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NZFOA on tree planting challenges

More trees optimistic but achievable - Forest owners say they are looking forward to working with the new Minister of Forests Shane Jones to meet what forest owners call a huge challenge to double the annual forest planting rate. Forest Owners Association President Peter Clark says the new government’s target of an additional 50,000 hectares of planting a year is ‘optimistic but achievable’. “For most of the 1990s, the new planting rate was more than 50,000 hectares a year. In 1994 it was 100,000 hectares beyond keeping up with replanting.”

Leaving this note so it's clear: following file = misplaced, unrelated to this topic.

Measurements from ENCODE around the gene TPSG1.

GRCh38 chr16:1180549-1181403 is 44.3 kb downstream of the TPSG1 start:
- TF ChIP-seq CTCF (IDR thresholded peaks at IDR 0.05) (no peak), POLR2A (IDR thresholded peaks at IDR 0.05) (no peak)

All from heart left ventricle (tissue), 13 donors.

“We’ve been talking with Shane Jones about what can and can’t be achieved and he is in no doubt about some of the difficulties of getting more plantings going after more than a decade of no growth.”

“In particular we do need to build the labour force to do the planting. At the moment we are struggling to plant enough trees to maintain the present area. We hope that Shane Jones being Minister of Regional Development will help in that respect.”

Peter Clark says the idea of a separate Forest Service sounds like a good idea.

“We don’t know what functions it will have, so we have to wait for that. But with forestry under the Ministry of Primary Industries we weren’t getting the attention an industry should get when it earns six billion dollars a year in exports.”